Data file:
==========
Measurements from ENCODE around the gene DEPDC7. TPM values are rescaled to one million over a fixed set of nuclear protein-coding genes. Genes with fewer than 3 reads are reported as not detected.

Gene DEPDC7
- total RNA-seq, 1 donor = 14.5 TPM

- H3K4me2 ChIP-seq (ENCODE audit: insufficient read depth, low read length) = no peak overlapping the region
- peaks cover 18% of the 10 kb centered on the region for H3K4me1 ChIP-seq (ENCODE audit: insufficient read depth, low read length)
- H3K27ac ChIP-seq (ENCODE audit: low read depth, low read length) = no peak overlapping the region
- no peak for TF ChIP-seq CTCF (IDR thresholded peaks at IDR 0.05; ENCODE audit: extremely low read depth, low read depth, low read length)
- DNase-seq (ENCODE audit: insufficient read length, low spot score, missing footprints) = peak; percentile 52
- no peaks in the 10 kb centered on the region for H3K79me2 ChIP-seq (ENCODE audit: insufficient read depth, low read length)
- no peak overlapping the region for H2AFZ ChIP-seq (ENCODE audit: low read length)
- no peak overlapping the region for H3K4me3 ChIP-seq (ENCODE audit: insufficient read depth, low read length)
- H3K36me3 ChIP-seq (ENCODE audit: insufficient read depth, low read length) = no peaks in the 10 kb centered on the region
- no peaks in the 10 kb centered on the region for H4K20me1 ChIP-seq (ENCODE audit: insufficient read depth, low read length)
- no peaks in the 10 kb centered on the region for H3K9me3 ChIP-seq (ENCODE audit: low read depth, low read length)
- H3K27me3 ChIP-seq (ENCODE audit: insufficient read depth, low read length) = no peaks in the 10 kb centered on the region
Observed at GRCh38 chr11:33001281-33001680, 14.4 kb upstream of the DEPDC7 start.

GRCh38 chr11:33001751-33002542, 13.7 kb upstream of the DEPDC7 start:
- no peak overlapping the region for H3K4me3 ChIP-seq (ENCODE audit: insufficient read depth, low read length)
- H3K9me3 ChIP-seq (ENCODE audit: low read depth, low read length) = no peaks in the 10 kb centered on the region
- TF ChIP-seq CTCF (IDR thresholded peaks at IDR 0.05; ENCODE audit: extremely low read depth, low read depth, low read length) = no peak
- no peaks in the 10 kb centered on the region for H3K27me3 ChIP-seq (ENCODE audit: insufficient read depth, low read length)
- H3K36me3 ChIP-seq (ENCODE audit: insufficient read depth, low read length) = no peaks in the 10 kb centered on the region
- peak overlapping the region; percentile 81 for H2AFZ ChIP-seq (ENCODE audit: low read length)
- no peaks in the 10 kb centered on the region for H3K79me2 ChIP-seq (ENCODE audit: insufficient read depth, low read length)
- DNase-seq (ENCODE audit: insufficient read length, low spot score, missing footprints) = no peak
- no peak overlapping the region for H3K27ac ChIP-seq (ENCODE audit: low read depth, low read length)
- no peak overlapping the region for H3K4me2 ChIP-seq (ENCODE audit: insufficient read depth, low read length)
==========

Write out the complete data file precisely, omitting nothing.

Measurements from ENCODE around the gene DEPDC7. TPM values are rescaled to one million over a fixed set of nuclear protein-coding genes. Genes with fewer than 3 reads are reported as not detected.

Gene DEPDC7
- total RNA-seq, 1 donor = 14.5 TPM

- H3K4me2 ChIP-seq (ENCODE audit: insufficient read depth, low read length) = no peak overlapping the region
- peaks cover 18% of the 10 kb centered on the region for H3K4me1 ChIP-seq (ENCODE audit: insufficient read depth, low read length)
- H3K27ac ChIP-seq (ENCODE audit: low read depth, low read length) = no peak overlapping the region
- no peak for TF ChIP-seq CTCF (IDR thresholded peaks at IDR 0.05; ENCODE audit: extremely low read depth, low read depth, low read length)
- DNase-seq (ENCODE audit: insufficient read length, low spot score, missing footprints) = peak; percentile 52
- no peaks in the 10 kb centered on the region for H3K79me2 ChIP-seq (ENCODE audit: insufficient read depth, low read length)
- no peak overlapping the region for H2AFZ ChIP-seq (ENCODE audit: low read length)
- no peak overlapping the region for H3K4me3 ChIP-seq (ENCODE audit: insufficient read depth, low read length)
- H3K36me3 ChIP-seq (ENCODE audit: insufficient read depth, low read length) = no peaks in the 10 kb centered on the region
- no peaks in the 10 kb centered on the region for H4K20me1 ChIP-seq (ENCODE audit: insufficient read depth, low read length)
- no peaks in the 10 kb centered on the region for H3K9me3 ChIP-seq (ENCODE audit: low read depth, low read length)
- H3K27me3 ChIP-seq (ENCODE audit: insufficient read depth, low read length) = no peaks in the 10 kb centered on the region
Observed at GRCh38 chr11:33001281-33001680, 14.4 kb upstream of the DEPDC7 start.

GRCh38 chr11:33001751-33002542, 13.7 kb upstream of the DEPDC7 start:
- no peak overlapping the region for H3K4me3 ChIP-seq (ENCODE audit: insufficient read depth, low read length)
- H3K9me3 ChIP-seq (ENCODE audit: low read depth, low read length) = no peaks in the 10 kb centered on the region
- TF ChIP-seq CTCF (IDR thresholded peaks at IDR 0.05; ENCODE audit: extremely low read depth, low read depth, low read length) = no peak
- no peaks in the 10 kb centered on the region for H3K27me3 ChIP-seq (ENCODE audit: insufficient read depth, low read length)
- H3K36me3 ChIP-seq (ENCODE audit: insufficient read depth, low read length) = no peaks in the 10 kb centered on the region
- peak overlapping the region; percentile 81 for H2AFZ ChIP-seq (ENCODE audit: low read length)
- no peaks in the 10 kb centered on the region for H3K79me2 ChIP-seq (ENCODE audit: insufficient read depth, low read length)
- DNase-seq (ENCODE audit: insufficient read length, low spot score, missing footprints) = no peak
- no peak overlapping the region for H3K27ac ChIP-seq (ENCODE audit: low read depth, low read length)
- no peak overlapping the region for H3K4me2 ChIP-seq (ENCODE audit: insufficient read depth, low read length)